December 9, 2010 § 5 Comments
“If you can dream – and not make dreams your master;
If you can think – and not make thoughts your aim;
If you can meet with Triumph and Disaster
And treat those two impostors just the same;”
The language plant is from the poem “If”, by Rudyard Kipling. It employs a great rhetorical technique, the Puzzle-Solution. For thirty of the thirty-two lines, he sets up the puzzle.
If you can do all this, then – finally the solution is revealed –
“Yours is the Earth and everything that’s in it,
And – which is more – you’ll be a Man, my son!”
“Draw a picture, my little friends”, the primary-aged kiddies are asked, and of course they willingly oblige. “What lovely pictures, aren’t they nice!” Praise is lavished upon them where it’s due. But then, inconspicuously, insidiously, one group is rewarded with stickers, was it? gold stars perhaps, something like that, and they wear them with pride: What a good little girl I am; my masterpiece has been rightly recognised and justly rewarded. And everything seems fine.
But it’s what happens the next time that the effects start to become apparent. Oh no, for the rewarded group, their love of drawing a triangular mummy and skinny stick daddy next to a lollypop tree with a smiley sun shining down, this innocent expression is lost, at the very least watered down, replaced with a desire to gain a sparkly little star, or a house-point, a 7-year old’s substitute for money and fame and other corruptions of the soul.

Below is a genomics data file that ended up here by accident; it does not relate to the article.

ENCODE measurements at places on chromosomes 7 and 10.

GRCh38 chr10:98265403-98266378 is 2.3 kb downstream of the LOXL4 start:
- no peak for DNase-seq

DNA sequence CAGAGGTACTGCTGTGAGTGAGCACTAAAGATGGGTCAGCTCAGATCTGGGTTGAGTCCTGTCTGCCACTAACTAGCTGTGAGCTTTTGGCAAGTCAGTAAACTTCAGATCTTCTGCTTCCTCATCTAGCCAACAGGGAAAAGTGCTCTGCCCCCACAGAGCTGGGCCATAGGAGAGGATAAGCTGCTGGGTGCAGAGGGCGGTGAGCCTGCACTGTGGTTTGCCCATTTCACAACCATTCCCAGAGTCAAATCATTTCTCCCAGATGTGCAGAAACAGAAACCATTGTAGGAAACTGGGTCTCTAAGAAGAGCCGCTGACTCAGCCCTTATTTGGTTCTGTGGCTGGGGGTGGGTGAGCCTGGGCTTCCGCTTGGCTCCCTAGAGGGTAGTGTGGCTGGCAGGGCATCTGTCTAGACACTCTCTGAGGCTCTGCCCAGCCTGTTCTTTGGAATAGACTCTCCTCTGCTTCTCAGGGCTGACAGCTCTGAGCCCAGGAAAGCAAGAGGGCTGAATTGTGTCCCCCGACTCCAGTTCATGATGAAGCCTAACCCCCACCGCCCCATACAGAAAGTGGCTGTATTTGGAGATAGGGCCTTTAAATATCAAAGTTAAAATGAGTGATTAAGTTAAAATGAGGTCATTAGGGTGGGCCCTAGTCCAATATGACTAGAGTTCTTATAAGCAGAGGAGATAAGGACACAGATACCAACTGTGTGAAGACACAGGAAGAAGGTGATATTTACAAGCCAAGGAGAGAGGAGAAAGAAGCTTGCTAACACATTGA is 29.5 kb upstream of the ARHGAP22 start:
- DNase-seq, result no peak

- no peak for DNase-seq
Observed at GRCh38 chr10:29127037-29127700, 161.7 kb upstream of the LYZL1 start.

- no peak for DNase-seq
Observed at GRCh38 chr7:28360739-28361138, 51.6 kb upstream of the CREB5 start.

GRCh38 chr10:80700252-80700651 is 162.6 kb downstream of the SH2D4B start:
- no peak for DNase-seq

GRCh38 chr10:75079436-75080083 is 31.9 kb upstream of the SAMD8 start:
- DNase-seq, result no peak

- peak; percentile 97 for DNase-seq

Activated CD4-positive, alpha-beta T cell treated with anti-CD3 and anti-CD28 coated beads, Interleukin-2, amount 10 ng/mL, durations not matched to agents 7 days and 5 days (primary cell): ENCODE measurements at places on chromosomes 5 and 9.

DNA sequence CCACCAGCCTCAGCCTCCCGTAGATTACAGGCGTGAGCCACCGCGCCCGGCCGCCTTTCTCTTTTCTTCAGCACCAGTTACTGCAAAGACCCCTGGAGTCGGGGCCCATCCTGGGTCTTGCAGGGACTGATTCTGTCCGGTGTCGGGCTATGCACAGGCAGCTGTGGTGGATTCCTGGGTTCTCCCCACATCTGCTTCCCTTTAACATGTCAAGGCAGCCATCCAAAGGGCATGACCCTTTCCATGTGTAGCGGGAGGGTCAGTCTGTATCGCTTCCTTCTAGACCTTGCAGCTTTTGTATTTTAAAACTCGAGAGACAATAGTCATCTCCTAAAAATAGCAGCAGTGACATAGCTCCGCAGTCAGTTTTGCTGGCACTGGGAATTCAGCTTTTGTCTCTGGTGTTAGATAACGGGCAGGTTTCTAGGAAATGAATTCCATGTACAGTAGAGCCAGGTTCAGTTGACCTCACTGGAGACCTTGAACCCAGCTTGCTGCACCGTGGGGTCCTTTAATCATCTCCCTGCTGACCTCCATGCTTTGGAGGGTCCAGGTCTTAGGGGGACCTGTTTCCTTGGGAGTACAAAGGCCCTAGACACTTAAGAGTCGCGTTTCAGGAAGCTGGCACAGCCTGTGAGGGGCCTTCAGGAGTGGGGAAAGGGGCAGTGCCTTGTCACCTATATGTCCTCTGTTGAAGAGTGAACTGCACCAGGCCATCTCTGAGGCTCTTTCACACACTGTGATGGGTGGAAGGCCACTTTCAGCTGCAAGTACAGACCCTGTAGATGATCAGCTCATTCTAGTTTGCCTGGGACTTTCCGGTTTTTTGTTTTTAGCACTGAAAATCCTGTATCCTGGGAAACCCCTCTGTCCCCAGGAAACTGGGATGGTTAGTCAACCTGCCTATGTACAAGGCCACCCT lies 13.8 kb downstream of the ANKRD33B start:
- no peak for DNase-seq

It makes perfect sense though, doesn’t it? At first, it seems harmless enough, but look around, its big brother is everywhere. If you want to confirm something is a chore, reward its accomplishment. To signpost drudgery, sugarcoat it. In ELT, I see this time and again, especially in online materials fully able to incorporate technological bells and whistles. “Answer these questions and race to the moon” is what they hail with glee. “Our questions are so boring, we’ve packaged them up into a race to the moon” is what I hear with disdain.
I’m not some cantankerous sourpuss. I love sport and games. One of my favourite sporting quotes is by an Irish rugby player, Willie John McBride who said “it matters who is going to win; it doesn’t matter who won”. Play the game, play to win, else it makes a mockery of competition. Then enjoy the camaraderie afterwards. Nevertheless, in the classroom, I do feel that when the winning and losing of a game itself becomes the overwhelming focus, and language, or knowledge is merely an irritating obstacle to negotiate with minimal discomfort, the monster we see before us is of our own making. They of course get the blame for having such short attention spans.
The school assembly went well, by the way. I hung the sentiments onto the Walk beside me poem. I let them know about the greater influence intrinsic motivation has on learning, and how the poem can be a metaphor for everyone learning together, including the teacher. We learned some French too. “Who likes poetry?” I threw out to them. “Who likes French poetry?” I goaded. But I think they did. The coral responses suggested so.
“Well, that certainly wasn’t like a normal assembly” said the teacher afterwards. “I should hope not,” I thought.
“Ne marchez pas devant moi; peut-être je ne vous suivrai pas.
Ne marchez pas derrière moi; peut-être je ne vous guiderai pas.
Marchez juste à côté de moi et soyez mon ami(e).”